Prepping Your Home's HVAC Equipment for Storms

September 06, 2016

Sometimes it feels like storm season is all year. Spring arrives with rain storms and tornadoes, while summer ushers in hurricane season. By the time the Atlantic hurricane season tapers off in November, snowstorms are upon the north. In August the storms wreaked havoc on our friends in Louisiana. The welfare of your family during hazardous storms should absolutely take priority. But even when the winds die down and the rain dries up, you still want to be sure that your home and family stay safe. Here are some tips for preparing your home’s heating and air conditioning equipment for storm season.

Anchor Your Air Conditioner

Your outdoor air conditioning equipment should be positioned on a concrete pad and properly secured to avoid the equipment from being thrown in the air or washing away over the course of a storm. If you are in a climate that generates hurricanes, it may be necessary to fasten your equipment with hurricane straps to protect the system from high winds. Ask your expert technician about anchoring your home’s air conditioner during your Fall Tune-up.

Stop the Surge

You can’t actually prevent the surge that often happens during a storm, but you can shield your Heating, Ventilation and Air Conditioning (HVAC) equipment from it. Install a high-quality surge protector where any large appliances, a furnace for example, are plugged into a standard wall outlet, to automatically shut off your heating system if there’s a spike in the line voltage. This will help protect the electrical components in your heating and cooling equipment that the power surge could hurt. Remember to never touch any electrical components, and seek a technician’s help if you are not familiar with using surge protectors properly.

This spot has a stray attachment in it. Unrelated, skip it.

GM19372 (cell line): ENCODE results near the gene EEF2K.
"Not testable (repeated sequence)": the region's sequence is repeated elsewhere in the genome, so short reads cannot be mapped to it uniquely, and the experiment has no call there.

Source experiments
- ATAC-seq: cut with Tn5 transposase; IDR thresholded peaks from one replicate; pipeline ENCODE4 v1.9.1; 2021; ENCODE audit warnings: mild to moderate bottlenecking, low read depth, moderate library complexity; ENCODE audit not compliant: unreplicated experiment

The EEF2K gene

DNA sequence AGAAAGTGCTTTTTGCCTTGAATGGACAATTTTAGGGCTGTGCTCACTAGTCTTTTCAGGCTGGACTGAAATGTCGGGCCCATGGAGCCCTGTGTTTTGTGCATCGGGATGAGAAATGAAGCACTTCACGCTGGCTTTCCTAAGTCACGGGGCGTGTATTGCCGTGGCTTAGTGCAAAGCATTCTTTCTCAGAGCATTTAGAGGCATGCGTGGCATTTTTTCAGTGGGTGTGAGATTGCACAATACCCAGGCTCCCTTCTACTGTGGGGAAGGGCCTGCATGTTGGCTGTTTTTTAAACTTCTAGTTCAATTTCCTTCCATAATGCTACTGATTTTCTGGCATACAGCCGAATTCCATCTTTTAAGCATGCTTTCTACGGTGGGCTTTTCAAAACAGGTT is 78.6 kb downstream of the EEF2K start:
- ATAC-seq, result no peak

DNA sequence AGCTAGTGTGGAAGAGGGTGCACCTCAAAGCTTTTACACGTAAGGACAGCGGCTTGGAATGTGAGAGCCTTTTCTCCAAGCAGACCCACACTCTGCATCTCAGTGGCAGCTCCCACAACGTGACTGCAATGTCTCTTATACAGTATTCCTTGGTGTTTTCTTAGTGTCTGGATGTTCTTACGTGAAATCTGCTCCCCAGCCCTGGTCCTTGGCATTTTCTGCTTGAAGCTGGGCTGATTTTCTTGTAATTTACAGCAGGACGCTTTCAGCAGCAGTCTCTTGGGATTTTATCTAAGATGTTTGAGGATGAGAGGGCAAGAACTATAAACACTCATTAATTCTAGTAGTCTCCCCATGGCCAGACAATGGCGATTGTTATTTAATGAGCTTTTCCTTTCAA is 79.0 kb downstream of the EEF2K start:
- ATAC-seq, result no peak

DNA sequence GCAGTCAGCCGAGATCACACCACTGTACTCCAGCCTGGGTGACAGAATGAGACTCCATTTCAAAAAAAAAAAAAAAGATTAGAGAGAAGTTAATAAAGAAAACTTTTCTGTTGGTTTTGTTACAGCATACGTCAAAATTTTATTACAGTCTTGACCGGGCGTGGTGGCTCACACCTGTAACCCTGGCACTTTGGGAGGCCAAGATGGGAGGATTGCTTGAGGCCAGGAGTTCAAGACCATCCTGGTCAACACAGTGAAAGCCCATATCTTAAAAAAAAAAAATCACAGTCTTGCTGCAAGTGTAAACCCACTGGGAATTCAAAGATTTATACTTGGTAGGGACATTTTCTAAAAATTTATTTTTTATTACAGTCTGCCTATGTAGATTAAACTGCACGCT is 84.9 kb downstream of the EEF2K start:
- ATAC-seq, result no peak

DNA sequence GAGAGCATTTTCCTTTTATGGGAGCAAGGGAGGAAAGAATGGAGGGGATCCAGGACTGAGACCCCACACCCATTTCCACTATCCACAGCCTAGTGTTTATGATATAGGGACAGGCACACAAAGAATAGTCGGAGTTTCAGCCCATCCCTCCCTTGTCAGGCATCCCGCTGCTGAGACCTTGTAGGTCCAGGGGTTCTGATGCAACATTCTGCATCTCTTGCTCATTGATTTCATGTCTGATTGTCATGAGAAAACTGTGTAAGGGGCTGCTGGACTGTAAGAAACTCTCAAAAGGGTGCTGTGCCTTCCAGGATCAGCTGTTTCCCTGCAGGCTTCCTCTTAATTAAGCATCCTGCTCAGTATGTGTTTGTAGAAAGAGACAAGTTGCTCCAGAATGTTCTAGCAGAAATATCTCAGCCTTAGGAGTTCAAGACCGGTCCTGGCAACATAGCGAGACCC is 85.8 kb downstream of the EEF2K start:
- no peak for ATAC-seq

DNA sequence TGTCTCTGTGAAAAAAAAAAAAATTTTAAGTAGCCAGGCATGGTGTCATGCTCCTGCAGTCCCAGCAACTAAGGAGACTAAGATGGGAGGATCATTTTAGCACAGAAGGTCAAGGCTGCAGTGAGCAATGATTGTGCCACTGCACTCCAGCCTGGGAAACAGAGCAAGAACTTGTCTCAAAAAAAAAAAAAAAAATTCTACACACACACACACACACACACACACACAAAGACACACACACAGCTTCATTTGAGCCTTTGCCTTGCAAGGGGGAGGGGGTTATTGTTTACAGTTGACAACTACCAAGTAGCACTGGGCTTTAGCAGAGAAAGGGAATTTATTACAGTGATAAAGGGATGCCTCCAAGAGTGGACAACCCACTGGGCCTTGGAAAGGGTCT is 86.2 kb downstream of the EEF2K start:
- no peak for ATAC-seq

Provide Cover

Your loved ones and you need to acquire shelter first and foremost, but if time permits, shut off your heating and cooling system and cover the outside system with a tarp. Prior to turning your equipment back on after the storm, be sure to remove the tarp and clean up any debris.

This, Too, Shall Pass

When the storm has passed, make sure the system is safe before starting up your heating and air conditioning system. To begin, verify there are no signs of damage and remove any debris surrounding the system. Try to examine and verify there is no visible harm to any of the refrigerant or electrical lines running from your air conditioner. Call 603-923-4570 for a system inspection if appears there has been any damage or flooding to the air conditioning. Once you’ve had the system checked by a technician to ensure safe operation, turn the heating and air conditioning system back on ASAP to help dry the home and restrict mold from getting into the system or ductwork.

If your system has had any damage, check out these suggestions on What To Do If Your Air Conditioning System Experiences Flooding or Hail Damage and then call Strogen's Service Experts and find out about our membership options to help keep your heating and air conditioning system in working order all year long.

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